Sign up for our free newsletter
Free D.C. news, delivered to your inbox daily.
With Meat Week and Meat-Free Week back-to-back, there’s a little bit of a rivalry going on between those who love burgers and bacon and those who don’t. But can meat lovers and vegans/vegetarians sit down to a meal enjoyed by both parties? At some restaurants, yes. We pulled together the best vegetarian fare from meat-centric establishments in the area—because there’s nothing worse than subsisting on starchy sides or skimpy salads while your friends chow down on steak.
Kangaroo Boxing Club
Kangaroo Boxing Club may have hosted a Meat Week event, but it still has love for non-meat eaters. After all, two of the owners’ girlfriends are vegetarians. In particular, we are fans of the restaurant’s “Veg ‘n’ Egg” entree with spinach, seasonal veggies, and quinoa, topped with a duck egg, balsamic reduction, and vegan barbecue sauce. KBC also has a barbecue falafel platter that comes with a barbecue yogurt sauce and pickled vegetables. “We were kind of playing around with something fried,” says owner Josh Saltzman of the falafel. “We didn’t want to do a veggie burger, but we wanted something with a crunchy texture.”
Kangaroo Boxing Club. 3410 11th St. NW; (202) 505-4522; kangaroodc.com
Red Apron Butchery
A butchery may at first glance raise a red flag for hungry vegetarians, but Neighborhood Restaurant Group’s newly opened and sustainability-focused butcher shop in Union Market offers a hearty non-meat option in its sandwich selection. The grilled cheese is composed of three cheeses—fontina, swiss, and provolone—as well as smoked mushrooms and shallots.
Union Market, 1309 5th St. NE; redapronbutchery.com
The Pig’s head chef Garret Fleming says his menu changes every five or six days, but one vegetarian mainstay is the chickpea hash. The restaurant does its best to accommodate vegetarians, though Fleming acknowledges, “We do enough excluding just by calling ourselves The Pig.” Most of The Pig’s salads, including a radish and arugula combination and a roast beet salad, are vegetarian (except, notably, a crispy pig ear salad). The Logan Circle restaurant also usually offers one pasta dish that is vegetarian, which in the past has included a trenette with tomato saffron citrus broth.
1320 14th St. NW; (202) 290-2821; thepigdc.com
Smoke & Barrel
Smoke & Barrel serves vegan wings, automatically taking it a notch above your average barbecue joint on the vegetarian-friendly scale. (The wings are made of seitan and soy.) The Adams Morgan restaurant and bar also has a vegetarian chili, which you can put on top of the BBQ Nachos. Also on the menu: a barbecue smoked tofu sandwich, sweet potato, and oat burger with pecans in it. The restaurant began offering vegetarian and vegan dishes in order to appeal to former patrons of Asylum, the restaurant that previously occupied Smoke & Barrel’s space. “When the changeover happened, the place had a good bit of vegan customers,” chef Logan McGear says. In particular, Asylum had a vegan brunch, a tradition that Smoke & Barrel honors with roasted jalapeno grits and smoked tofu hash (along with meat offerings). McGear says his favorite vegetarian menu item is the vegan spareribs. Take note: Smoke & Barrel offers half off all vegan/vegetarian items on Thursdays.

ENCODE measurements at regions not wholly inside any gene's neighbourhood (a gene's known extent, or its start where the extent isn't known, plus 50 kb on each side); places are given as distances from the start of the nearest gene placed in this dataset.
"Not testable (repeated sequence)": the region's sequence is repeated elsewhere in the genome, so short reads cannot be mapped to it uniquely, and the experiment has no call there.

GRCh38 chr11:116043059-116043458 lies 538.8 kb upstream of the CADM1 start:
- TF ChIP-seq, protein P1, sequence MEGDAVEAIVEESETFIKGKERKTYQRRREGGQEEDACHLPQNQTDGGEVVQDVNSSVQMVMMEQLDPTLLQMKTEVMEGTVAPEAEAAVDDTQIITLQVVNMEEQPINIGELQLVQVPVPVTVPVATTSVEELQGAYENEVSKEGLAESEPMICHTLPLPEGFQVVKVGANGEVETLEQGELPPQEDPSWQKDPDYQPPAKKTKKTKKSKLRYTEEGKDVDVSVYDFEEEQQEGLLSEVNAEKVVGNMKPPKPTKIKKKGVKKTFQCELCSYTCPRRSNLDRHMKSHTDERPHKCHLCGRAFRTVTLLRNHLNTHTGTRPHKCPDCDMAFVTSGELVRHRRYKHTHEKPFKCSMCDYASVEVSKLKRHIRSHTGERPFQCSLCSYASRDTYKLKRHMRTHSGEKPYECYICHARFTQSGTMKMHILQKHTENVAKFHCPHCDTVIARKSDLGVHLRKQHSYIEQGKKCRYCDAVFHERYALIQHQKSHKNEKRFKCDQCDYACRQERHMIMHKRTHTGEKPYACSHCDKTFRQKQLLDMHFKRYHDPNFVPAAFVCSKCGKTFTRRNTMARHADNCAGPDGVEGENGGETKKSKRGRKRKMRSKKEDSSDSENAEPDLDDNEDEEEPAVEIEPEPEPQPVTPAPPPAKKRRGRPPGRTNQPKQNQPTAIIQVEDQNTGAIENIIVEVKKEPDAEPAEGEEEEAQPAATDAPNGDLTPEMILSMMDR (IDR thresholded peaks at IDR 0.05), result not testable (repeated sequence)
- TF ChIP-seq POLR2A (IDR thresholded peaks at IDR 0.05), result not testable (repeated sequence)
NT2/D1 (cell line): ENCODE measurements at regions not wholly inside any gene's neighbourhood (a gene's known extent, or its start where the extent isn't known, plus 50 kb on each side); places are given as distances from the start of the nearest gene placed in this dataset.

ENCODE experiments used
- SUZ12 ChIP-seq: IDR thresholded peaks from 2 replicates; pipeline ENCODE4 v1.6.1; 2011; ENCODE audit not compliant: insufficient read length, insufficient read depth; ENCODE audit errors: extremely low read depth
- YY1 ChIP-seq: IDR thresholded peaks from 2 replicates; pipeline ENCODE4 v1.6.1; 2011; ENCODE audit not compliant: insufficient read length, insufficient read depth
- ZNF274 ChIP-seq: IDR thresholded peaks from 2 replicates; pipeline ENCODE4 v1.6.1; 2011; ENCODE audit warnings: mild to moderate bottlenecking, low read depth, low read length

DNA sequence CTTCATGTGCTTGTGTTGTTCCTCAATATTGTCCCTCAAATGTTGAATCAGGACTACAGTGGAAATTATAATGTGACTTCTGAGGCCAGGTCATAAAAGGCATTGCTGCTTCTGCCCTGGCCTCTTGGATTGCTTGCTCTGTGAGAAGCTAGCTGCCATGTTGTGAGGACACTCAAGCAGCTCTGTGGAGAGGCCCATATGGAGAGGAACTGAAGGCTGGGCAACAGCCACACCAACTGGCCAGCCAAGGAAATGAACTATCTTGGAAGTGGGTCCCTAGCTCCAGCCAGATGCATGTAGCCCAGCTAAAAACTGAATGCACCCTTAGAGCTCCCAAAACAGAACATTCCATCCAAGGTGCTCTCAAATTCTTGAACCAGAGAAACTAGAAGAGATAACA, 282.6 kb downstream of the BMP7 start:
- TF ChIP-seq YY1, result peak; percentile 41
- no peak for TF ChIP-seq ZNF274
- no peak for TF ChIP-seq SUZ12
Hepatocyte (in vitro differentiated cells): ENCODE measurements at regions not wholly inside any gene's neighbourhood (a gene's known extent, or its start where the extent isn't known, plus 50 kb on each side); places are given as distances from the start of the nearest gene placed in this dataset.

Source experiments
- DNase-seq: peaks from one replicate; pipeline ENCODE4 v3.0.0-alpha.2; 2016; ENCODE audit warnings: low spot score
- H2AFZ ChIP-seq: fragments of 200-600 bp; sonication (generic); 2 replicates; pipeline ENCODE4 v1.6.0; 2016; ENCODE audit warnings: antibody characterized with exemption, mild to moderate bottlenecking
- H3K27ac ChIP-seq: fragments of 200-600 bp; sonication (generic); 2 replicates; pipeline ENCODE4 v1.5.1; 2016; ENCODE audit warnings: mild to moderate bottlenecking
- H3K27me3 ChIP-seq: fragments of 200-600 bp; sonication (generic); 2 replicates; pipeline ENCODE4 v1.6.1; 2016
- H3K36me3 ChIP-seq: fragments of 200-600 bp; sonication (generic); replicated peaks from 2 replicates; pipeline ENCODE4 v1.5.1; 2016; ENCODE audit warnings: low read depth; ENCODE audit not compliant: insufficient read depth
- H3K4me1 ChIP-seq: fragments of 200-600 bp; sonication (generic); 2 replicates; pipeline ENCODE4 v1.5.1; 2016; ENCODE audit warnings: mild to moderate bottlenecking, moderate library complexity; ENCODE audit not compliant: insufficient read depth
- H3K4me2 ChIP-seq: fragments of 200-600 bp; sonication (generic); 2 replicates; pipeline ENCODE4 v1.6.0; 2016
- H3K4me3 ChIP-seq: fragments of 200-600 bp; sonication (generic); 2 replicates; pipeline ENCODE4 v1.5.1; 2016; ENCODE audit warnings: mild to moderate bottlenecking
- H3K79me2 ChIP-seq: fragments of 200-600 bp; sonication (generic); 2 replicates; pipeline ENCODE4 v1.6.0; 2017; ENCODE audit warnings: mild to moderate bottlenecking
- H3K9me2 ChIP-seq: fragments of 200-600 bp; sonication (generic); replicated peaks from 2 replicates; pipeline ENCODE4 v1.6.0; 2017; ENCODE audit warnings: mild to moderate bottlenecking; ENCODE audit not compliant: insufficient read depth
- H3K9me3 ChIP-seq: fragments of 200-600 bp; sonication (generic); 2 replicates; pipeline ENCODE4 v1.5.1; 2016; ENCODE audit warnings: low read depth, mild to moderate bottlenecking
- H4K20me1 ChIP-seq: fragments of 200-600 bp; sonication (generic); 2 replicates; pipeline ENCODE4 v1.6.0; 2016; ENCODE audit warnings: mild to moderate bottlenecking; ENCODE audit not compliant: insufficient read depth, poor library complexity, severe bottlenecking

2471 18th St. NW; (202) 319-9353; smokeandbarreldc.com
When most people think of Korean food, they might think of bulgogi or galbi—meat, meat, meat! But Mandu also has an impressive lineup of vegetarian food. A lot of its menu items can be made vegetarian, including the dduk bok gi comprised of thick rice cakes in a spicy sauce with vegetables, their spicy stew as well the bibimbap. Mandu also has a veggie broth noodle dish with vegetables, poached eggs, and tofu in it. As for grill items, Mandu offers seasoned, glazed tofu, and veggies, so you don’t feel left out next to your Korean barbecue-guzzling friends.
1805 18th St. NW and 453 K St. NW; mandudc.com
Spanish cuisine is known for jamon and chorizo, but at Estadio, some of the best dishes are vegetarian. Among our favorites is the tortilla española, which chef Haidar Karoum learned to make from the wife of a famous Rioja winemaker during a trip to Spain in 2010. Other highlights include the blistered shishito peppers with sea salt, roasted wild mushrooms, and crispy Brussels sprouts with caramelized onions and pine nuts.
Estadio, 1520 14th St. NW; (202) 319-1404; estadio-dc.com
Got other favorite vegetarian dishes from meat-centric restaurants? Tell us about them in the comments.
Photo of Kangaroo Boxing Club’s Veg ‘n’ Egg by Jessica Sidman